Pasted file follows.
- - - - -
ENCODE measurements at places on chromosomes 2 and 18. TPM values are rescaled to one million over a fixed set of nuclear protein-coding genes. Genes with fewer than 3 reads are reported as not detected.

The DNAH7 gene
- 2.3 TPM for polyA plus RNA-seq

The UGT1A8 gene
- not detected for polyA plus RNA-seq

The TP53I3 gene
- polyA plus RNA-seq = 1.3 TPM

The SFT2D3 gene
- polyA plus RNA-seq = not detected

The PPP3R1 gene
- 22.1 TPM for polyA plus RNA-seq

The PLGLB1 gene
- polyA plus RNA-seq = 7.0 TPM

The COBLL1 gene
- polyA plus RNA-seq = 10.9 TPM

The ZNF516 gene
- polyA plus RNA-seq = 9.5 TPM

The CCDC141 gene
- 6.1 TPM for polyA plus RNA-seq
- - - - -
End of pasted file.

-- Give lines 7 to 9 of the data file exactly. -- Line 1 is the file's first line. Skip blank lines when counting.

- polyA plus RNA-seq = 1.3 TPM

The SFT2D3 gene
- polyA plus RNA-seq = not detected